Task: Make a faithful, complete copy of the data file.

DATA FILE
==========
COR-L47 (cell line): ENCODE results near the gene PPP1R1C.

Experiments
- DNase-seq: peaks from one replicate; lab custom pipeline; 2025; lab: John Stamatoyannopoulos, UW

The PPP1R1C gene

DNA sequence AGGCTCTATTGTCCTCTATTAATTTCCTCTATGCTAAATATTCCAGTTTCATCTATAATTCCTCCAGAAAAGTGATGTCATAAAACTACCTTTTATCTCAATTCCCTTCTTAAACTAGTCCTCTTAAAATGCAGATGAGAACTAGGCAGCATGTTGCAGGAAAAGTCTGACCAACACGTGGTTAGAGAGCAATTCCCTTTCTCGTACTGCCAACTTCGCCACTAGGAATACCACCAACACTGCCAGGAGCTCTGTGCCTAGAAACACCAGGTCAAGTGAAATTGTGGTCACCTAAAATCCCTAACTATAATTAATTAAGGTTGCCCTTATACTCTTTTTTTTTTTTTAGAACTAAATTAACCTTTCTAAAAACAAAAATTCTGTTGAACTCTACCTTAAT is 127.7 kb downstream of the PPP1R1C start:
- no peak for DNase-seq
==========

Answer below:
COR-L47 (cell line): ENCODE results near the gene PPP1R1C.

Experiments
- DNase-seq: peaks from one replicate; lab custom pipeline; 2025; lab: John Stamatoyannopoulos, UW

The PPP1R1C gene

DNA sequence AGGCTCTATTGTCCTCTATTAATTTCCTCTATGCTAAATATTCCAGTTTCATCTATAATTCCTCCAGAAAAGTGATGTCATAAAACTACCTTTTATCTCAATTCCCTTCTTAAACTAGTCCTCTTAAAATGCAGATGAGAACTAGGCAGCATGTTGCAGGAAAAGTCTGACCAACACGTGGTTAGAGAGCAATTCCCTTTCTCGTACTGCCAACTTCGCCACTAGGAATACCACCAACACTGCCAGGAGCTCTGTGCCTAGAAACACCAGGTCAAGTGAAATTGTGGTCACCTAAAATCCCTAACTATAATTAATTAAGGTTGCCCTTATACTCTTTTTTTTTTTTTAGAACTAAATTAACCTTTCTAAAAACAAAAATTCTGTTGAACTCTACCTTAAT is 127.7 kb downstream of the PPP1R1C start:
- no peak for DNase-seq